NEWS of the Day - June 29, 2013
on some LACP issues of interest

NEWS of the Day
on some issues of interest to the community policing and neighborhood activist across the country

EDITOR'S NOTE: The following group of articles from local newspapers and other sources constitutes but a small percentage of the information available to the community policing and neighborhood activist public. It is by no means meant to cover every possible issue of interest, nor is it meant to convey any particular point of view ...

We present this simply as a convenience to our readership ...


Norwalk To Host Roundtable On Urban Violence, Community Policing

by The Daily Voice

NORWALK, Conn. -- The city of Norwalk will host a community roundtable discussion Monday on urban violence, including gun- violence reduction strategies, community policing and other urban crime mitigation efforts, Mayor Richard Moccia announced.

Moccia will host with Gov. Dannel Malloy, Norwalk Police Chief Thomas Kulhawik and other members of the Norwalk community.

The discussion will begin at 9:30 a.m. in the Community Room at Norwalk City Hall, 125 East Ave.

Moccia invites all residents and members of the Norwalk community to join him for this important discussion.

Please RSVP via email to Sally Johnson at sjohnson@norwalkct.org

If you have any further questions, call City Clerk Erin E. Herring at 203-854-7703.



Edward Snowden's father seeks to broker deal with U.S. for son's return

NSA leaker Edward Snowden's father, Lonnie, says he is trying to arrange terms with the U.S. Justice Department for his son's return.

by Richard A. Serrano

WASHINGTON — The father of Edward Snowden, the computer expert who exposed secret U.S. surveillance programs, revealed Friday that he was trying to broker a compromise with the U.S. government that could bring his son back to the United States.

In a letter to the Justice Department, Lonnie Snowden said through his attorney that his son wanted "ironclad assurances" he would not be held in jail before trial or subjected to a gag order, and would be allowed to choose where he would be tried on federal espionage charges.

The elder Snowden said the offer could end the impasse that has kept his 30-year-old son stuck in the transit zone of a Moscow airport and raised tensions between the U.S. and other countries, including China, Russia and Ecuador, where the former National Security Agency contract employee is seeking political asylum.

"We believe you share our objective of securing Edward's voluntary return to the United States to face trial," Washington attorney Bruce Fein wrote to Atty. Gen. Eric H. Holder Jr. on behalf of Snowden's father.

Lonnie Snowden, Fein wrote, "is reasonably certain that his son would voluntarily return to the United States if there were ironclad assurances that his constitutional rights would be honored, and he were provided a fair opportunity to explain his motivations and actions to an impartial judge and jury."

If any of the conditions were "dishonored," Fein added, then the prosecution "would be dismissed."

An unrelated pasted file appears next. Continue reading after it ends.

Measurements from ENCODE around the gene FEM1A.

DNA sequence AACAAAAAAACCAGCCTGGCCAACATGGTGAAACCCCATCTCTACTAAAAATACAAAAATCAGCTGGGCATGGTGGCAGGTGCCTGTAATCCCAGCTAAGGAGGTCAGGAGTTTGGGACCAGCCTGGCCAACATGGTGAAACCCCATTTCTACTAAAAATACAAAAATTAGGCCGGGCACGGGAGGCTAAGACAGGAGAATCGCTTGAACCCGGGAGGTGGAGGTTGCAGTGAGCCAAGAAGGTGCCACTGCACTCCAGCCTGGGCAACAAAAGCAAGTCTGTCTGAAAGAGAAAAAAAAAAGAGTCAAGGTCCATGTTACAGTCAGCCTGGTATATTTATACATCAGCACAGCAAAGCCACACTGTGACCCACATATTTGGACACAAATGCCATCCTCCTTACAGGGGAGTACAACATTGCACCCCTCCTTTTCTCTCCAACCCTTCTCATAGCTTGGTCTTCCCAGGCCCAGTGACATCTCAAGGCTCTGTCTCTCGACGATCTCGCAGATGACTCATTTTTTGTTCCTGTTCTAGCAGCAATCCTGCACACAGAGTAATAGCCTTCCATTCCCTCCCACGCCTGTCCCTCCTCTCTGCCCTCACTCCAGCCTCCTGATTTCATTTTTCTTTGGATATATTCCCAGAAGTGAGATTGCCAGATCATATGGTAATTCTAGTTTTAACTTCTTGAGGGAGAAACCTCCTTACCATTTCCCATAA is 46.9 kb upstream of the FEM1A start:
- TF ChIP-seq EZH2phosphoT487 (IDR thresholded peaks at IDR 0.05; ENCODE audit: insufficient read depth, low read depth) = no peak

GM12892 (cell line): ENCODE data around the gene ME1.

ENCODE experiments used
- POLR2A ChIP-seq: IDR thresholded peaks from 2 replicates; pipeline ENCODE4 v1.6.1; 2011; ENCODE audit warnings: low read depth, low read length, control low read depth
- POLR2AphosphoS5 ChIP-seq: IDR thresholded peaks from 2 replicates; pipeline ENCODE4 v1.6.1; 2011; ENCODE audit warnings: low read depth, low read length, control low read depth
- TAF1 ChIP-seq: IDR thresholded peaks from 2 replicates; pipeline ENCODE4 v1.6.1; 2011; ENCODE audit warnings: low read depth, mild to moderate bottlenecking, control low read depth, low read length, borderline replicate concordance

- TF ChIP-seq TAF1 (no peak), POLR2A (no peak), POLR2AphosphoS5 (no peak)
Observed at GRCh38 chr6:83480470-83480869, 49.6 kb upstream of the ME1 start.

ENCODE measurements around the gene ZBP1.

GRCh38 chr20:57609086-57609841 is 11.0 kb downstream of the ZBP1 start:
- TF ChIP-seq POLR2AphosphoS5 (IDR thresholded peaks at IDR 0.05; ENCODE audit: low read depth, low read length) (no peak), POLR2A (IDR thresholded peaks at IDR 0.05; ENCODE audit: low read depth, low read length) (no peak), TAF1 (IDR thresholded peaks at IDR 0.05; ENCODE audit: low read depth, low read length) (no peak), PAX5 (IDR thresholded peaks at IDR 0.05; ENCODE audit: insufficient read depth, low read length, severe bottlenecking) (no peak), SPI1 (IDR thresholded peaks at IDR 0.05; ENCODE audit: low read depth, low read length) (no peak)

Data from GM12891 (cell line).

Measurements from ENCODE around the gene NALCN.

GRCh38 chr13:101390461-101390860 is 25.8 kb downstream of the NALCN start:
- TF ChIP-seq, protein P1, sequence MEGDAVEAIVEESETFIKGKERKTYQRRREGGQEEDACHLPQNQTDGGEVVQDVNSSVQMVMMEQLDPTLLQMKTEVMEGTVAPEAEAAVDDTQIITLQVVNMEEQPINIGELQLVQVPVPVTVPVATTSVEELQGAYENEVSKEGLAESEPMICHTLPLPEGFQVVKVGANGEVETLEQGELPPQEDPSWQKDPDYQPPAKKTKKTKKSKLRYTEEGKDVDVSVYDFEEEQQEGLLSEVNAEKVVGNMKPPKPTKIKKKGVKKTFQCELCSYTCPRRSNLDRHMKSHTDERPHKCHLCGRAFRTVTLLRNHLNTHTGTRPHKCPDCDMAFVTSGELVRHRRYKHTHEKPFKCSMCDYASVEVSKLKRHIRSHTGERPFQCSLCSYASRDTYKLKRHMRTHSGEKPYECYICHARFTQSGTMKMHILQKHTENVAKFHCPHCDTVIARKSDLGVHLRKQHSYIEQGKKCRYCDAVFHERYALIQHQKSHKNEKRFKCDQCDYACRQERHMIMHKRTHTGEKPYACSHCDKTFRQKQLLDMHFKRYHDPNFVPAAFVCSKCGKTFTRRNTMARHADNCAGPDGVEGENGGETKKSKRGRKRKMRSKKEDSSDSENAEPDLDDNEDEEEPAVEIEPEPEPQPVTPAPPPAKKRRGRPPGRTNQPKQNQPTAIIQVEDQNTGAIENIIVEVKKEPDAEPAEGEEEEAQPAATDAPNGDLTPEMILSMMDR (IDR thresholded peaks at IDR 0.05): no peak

Justice Department officials did not comment on the proposal.

Meanwhile, the president of Ecuador demanded that the United States stop suggesting that the small Andean country is provoking the situation by offering to shield Snowden from American justice, much as it has protected WikiLeaks founder Julian Assange. For the last year, Assange has lived in the Ecuadorean embassy in London after he was granted sanctuary.

"It is outrageous to try to delegitimize a state for receiving a petition for asylum," Ecuadorean President Rafael Correa said in a speech in Ecuador.

Correa contended that the news media at first welcomed Snowden's leaks about secret U.S. programs to collect phone logs and Internet emails but later suggested the actions were treasonous.

"What a joke!" the president said in a tweet. The media, he said, are "making everyone forget the terrible things that he denounced in front of the American people and the entire world."

Correa added that, for the asylum request to be processed and approved, Snowden first must find his way to the Ecuadorean Embassy in Moscow or to Ecuador. "We don't know it'll be resolved," he said.

Officials in Hong Kong, where Snowden flew when he left Hawaii, said they remained concerned about his claims that the NSA had hacked into Hong Kong's computer systems.

In the future, they said, Snowden will no longer be permitted in Hong Kong.

"We are very disappointed," said Lai Tung-kowk, Hong Kong's secretary of security. "We hope the U.S. government will as soon as possible give a full answer and explanation to the Hong Kong people."

U.S. State Department officials said they were concerned about their worsening relationships with Hong Kong and Ecuador. "These issues have an impact when we have a breakdown on cooperation," Patrick Ventrell, a spokesman, said in response to Hong Kong's statements.

Regarding Ecuador, Ventrell said it "would not be a good thing" if the country granted Snowden asylum. "That would have grave difficulties for a bilateral relationship," he said.

Lonnie Snowden, who has not spoken with his son since April, said on NBC's "Today": "I love him. I would like to have the opportunity to communicate with him. I don't want to put him in peril, but I am concerned about those who surround him.